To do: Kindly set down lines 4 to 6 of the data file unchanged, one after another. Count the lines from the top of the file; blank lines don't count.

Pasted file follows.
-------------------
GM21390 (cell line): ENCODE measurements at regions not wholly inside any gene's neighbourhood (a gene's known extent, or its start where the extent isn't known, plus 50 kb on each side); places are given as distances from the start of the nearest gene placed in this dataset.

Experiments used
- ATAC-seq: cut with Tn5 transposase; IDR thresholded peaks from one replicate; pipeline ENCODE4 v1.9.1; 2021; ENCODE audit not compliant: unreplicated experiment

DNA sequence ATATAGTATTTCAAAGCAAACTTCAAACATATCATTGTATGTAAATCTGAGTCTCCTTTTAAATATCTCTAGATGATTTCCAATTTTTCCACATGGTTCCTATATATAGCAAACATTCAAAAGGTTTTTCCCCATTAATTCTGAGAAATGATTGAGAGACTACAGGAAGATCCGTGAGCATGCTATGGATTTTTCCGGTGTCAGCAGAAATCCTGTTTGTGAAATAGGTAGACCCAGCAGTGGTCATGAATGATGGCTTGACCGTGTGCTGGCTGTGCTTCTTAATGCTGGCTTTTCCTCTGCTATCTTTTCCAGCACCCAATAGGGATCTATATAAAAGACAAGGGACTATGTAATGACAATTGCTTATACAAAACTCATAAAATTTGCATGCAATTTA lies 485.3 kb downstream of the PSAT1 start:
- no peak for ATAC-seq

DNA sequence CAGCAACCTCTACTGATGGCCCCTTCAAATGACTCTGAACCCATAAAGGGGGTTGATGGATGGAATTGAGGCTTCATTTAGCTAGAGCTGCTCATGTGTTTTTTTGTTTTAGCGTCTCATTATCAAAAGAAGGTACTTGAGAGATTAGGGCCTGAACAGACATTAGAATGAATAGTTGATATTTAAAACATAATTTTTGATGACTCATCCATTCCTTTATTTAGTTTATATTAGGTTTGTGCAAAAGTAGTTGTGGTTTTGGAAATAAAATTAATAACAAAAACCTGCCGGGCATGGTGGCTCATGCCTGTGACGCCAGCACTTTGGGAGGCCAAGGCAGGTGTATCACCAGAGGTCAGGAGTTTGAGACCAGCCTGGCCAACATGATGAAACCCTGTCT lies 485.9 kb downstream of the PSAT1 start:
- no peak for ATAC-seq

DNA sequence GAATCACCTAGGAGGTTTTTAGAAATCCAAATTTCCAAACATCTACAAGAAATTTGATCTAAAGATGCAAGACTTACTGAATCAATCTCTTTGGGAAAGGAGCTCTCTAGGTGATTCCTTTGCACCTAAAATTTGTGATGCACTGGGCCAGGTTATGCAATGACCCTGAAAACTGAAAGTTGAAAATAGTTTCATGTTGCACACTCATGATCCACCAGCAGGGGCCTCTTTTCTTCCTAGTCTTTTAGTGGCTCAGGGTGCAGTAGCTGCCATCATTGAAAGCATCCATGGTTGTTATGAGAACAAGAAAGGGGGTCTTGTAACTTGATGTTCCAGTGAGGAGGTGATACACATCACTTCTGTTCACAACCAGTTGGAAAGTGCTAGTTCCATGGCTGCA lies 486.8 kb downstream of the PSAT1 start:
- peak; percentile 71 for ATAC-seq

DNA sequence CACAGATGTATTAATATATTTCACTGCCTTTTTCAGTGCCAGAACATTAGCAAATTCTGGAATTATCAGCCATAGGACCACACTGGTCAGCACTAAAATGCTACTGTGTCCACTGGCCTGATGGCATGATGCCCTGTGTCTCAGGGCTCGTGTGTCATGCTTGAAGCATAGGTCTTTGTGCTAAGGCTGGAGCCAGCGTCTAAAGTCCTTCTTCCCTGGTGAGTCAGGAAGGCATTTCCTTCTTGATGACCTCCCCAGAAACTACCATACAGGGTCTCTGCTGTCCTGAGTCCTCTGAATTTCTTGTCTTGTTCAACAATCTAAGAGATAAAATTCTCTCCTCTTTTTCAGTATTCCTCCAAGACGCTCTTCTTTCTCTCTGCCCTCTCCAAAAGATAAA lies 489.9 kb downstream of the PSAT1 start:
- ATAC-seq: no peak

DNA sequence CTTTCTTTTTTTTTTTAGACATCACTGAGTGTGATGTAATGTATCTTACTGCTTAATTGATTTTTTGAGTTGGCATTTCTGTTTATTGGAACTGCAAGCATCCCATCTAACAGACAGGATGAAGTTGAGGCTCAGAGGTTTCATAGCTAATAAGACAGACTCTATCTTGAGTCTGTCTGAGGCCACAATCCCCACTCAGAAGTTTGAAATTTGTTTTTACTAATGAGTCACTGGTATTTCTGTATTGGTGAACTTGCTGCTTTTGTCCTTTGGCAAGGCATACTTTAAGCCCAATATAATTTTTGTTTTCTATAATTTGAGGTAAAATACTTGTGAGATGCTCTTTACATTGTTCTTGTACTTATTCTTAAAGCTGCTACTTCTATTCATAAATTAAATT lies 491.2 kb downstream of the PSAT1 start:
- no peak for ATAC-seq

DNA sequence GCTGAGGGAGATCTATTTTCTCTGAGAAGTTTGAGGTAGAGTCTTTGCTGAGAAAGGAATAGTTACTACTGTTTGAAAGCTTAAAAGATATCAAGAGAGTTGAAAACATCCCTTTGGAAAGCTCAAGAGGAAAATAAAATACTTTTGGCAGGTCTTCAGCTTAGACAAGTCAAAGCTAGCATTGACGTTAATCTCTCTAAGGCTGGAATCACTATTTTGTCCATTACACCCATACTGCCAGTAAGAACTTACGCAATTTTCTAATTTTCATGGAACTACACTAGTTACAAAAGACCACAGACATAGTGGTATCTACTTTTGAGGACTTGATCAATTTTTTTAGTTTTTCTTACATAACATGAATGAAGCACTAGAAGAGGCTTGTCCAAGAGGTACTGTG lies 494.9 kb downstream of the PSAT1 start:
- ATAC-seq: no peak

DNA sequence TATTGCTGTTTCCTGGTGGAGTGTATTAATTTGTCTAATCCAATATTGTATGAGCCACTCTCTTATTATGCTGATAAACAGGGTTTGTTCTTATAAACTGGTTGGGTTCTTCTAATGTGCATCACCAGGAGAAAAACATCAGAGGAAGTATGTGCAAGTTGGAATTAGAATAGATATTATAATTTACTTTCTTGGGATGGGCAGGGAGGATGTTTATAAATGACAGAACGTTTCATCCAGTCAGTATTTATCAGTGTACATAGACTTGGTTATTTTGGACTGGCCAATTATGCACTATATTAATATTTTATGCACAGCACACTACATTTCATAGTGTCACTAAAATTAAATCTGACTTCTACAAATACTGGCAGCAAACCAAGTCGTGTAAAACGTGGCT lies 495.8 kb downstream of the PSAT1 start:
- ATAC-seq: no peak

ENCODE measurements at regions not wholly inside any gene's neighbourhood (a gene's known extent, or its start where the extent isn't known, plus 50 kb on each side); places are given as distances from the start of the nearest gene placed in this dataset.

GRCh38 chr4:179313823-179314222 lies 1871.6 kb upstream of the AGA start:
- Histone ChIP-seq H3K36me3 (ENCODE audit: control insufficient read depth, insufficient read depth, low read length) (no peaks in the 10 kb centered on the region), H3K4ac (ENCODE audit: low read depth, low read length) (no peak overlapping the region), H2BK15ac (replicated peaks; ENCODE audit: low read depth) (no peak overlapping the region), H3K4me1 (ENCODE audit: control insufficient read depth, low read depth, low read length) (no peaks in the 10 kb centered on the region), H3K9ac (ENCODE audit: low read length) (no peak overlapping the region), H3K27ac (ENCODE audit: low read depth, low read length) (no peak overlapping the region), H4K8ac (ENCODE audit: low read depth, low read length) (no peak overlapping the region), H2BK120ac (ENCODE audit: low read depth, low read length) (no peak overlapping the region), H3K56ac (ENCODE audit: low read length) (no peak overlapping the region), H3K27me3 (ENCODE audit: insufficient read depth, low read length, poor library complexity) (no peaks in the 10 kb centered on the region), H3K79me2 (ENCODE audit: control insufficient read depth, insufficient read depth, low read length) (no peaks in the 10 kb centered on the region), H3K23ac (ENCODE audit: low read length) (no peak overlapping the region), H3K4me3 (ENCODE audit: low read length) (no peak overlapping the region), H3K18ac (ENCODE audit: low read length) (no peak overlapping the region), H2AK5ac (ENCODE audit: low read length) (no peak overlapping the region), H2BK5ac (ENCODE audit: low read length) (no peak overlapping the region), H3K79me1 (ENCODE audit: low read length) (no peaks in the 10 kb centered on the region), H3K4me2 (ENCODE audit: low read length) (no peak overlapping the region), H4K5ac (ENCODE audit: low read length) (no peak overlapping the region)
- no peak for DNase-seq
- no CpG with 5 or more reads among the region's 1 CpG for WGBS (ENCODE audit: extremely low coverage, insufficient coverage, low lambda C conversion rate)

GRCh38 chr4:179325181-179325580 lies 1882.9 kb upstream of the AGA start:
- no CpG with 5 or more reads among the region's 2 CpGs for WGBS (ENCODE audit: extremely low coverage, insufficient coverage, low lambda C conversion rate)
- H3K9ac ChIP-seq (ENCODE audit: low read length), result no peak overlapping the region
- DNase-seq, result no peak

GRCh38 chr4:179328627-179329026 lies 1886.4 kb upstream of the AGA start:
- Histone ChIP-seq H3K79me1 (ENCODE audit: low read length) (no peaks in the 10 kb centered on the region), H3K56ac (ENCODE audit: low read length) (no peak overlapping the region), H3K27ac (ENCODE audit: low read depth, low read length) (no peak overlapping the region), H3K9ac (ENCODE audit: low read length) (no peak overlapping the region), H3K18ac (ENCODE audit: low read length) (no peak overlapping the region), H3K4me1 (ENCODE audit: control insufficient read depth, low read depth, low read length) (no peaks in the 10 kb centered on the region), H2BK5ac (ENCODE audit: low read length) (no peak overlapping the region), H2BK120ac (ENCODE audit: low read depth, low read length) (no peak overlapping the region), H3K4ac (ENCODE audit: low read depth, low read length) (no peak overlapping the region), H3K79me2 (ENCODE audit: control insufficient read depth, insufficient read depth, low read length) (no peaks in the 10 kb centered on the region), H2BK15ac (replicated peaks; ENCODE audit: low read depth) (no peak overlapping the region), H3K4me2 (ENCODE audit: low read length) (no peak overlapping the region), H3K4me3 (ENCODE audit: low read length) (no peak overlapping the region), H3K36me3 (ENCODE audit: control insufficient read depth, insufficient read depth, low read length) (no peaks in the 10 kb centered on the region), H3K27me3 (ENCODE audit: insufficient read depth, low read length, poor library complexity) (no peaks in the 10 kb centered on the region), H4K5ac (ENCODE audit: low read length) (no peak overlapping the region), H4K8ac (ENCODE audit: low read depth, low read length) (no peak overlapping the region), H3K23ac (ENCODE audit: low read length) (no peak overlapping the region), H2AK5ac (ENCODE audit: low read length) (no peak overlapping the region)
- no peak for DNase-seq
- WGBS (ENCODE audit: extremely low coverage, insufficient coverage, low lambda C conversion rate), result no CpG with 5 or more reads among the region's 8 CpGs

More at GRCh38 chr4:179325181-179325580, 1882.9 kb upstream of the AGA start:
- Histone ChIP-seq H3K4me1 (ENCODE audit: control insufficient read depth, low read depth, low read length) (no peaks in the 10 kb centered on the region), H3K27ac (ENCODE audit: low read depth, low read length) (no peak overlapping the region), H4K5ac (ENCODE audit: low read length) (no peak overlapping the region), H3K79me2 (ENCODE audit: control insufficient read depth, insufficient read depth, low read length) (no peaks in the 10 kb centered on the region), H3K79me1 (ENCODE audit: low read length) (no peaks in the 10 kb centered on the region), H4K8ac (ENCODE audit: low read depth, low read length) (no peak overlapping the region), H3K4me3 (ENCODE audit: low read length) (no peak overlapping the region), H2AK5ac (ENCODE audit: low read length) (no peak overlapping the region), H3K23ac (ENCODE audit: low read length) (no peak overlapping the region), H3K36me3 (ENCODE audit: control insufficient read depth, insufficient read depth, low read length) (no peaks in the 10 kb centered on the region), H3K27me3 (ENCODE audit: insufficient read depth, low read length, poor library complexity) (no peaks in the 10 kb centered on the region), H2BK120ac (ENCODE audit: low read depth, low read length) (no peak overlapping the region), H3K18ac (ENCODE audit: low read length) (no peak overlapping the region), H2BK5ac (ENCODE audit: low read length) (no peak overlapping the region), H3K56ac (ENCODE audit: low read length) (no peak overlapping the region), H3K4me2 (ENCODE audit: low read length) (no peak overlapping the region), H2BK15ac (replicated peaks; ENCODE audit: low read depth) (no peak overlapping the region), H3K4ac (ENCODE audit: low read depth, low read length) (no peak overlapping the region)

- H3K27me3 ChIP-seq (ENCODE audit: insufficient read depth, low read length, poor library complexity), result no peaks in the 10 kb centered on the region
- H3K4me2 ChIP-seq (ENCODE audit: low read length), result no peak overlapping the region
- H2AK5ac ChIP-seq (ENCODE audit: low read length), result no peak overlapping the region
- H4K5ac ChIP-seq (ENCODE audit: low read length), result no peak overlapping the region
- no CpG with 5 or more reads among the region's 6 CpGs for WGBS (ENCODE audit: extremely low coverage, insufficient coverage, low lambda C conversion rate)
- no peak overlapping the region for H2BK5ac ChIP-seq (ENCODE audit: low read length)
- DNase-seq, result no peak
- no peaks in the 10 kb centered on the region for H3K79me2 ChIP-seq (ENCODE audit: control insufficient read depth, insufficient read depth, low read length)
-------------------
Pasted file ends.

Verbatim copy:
DNA sequence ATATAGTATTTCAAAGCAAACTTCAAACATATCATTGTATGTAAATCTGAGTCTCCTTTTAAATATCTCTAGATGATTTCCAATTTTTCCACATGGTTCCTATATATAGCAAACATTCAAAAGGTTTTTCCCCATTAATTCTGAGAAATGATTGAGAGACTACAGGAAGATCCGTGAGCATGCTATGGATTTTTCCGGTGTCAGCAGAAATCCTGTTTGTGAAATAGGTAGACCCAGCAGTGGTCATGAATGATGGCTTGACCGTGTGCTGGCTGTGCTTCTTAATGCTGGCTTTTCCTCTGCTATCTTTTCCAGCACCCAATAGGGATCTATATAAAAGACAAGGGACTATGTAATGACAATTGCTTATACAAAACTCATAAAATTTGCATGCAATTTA lies 485.3 kb downstream of the PSAT1 start:
- no peak for ATAC-seq

DNA sequence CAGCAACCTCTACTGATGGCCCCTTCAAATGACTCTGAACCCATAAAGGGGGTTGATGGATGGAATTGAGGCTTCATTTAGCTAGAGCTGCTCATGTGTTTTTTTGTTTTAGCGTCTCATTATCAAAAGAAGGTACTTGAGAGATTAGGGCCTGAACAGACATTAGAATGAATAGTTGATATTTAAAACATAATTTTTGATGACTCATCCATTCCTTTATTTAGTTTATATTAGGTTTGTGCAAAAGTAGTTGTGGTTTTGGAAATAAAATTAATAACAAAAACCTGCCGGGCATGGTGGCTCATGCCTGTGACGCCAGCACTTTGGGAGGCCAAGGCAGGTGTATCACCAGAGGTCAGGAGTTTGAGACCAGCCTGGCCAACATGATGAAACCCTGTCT lies 485.9 kb downstream of the PSAT1 start: